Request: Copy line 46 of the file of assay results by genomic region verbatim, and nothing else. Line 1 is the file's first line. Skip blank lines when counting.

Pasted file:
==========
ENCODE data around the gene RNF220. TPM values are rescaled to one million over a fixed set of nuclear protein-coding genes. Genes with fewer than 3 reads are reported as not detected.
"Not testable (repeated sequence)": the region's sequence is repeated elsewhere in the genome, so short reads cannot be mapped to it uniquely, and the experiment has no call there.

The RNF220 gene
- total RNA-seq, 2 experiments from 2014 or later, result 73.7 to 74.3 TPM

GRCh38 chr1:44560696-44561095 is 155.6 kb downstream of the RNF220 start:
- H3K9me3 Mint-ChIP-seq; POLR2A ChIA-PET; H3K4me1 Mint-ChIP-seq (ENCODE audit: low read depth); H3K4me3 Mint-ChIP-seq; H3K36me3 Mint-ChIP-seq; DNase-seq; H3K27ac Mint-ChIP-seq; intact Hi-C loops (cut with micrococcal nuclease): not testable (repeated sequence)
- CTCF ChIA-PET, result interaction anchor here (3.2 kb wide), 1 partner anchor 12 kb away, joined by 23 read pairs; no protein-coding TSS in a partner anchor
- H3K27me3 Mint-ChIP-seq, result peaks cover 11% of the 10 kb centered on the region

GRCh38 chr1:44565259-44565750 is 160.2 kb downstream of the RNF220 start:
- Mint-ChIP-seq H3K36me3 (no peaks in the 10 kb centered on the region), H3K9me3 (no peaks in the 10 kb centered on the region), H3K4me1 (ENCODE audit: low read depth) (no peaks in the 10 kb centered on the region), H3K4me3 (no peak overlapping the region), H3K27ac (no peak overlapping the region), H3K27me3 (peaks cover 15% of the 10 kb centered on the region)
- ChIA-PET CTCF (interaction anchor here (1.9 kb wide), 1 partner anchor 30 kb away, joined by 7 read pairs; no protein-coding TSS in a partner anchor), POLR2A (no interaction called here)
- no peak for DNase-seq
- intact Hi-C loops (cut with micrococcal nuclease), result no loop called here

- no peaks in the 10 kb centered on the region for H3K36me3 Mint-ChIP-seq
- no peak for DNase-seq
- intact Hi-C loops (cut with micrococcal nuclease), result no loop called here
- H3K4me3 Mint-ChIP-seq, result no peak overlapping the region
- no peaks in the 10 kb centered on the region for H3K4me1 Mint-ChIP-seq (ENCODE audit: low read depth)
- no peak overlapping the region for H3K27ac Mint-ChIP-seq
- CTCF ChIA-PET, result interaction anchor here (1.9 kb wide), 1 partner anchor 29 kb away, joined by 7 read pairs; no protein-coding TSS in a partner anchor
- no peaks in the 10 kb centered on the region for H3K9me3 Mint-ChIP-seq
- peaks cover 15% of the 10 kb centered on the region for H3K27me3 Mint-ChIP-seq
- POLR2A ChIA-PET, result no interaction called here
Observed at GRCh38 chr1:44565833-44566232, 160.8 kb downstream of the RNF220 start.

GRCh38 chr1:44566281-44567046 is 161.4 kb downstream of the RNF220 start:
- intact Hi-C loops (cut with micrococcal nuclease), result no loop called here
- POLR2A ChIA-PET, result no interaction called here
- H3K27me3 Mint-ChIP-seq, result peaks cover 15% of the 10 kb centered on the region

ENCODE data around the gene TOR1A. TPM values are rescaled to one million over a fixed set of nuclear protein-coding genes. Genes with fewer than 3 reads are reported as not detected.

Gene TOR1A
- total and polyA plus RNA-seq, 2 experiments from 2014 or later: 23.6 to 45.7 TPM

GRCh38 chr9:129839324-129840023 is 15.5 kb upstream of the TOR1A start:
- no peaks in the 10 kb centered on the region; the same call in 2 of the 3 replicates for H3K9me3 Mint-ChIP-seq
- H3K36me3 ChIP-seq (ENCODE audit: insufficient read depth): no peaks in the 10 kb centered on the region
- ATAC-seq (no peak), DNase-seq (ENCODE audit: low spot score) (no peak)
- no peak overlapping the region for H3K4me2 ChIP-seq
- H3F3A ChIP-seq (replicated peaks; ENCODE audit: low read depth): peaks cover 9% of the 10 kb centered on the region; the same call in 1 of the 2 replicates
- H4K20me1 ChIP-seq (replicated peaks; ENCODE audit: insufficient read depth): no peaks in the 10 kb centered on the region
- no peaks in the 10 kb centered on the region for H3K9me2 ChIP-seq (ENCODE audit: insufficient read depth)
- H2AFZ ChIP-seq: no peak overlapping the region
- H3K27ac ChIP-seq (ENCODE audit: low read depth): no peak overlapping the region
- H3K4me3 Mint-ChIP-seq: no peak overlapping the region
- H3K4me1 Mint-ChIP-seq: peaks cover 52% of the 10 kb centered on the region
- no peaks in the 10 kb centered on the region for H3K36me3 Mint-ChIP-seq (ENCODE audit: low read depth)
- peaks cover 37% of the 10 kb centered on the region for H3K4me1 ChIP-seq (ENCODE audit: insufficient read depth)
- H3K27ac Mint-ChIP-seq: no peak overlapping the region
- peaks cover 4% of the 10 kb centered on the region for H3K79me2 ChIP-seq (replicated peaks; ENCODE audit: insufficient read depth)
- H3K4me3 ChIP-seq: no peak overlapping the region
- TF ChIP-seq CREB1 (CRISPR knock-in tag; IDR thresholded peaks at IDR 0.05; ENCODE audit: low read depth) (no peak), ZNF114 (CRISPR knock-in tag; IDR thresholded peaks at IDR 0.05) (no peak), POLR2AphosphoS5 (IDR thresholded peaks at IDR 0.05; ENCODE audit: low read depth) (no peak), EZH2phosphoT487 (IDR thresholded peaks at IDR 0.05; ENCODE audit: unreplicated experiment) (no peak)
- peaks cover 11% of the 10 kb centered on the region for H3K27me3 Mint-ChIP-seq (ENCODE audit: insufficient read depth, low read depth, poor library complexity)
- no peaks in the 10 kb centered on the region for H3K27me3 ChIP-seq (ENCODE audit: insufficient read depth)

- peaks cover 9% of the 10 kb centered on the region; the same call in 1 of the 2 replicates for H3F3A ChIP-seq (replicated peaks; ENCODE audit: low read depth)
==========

- H3K27ac Mint-ChIP-seq: no peak overlapping the region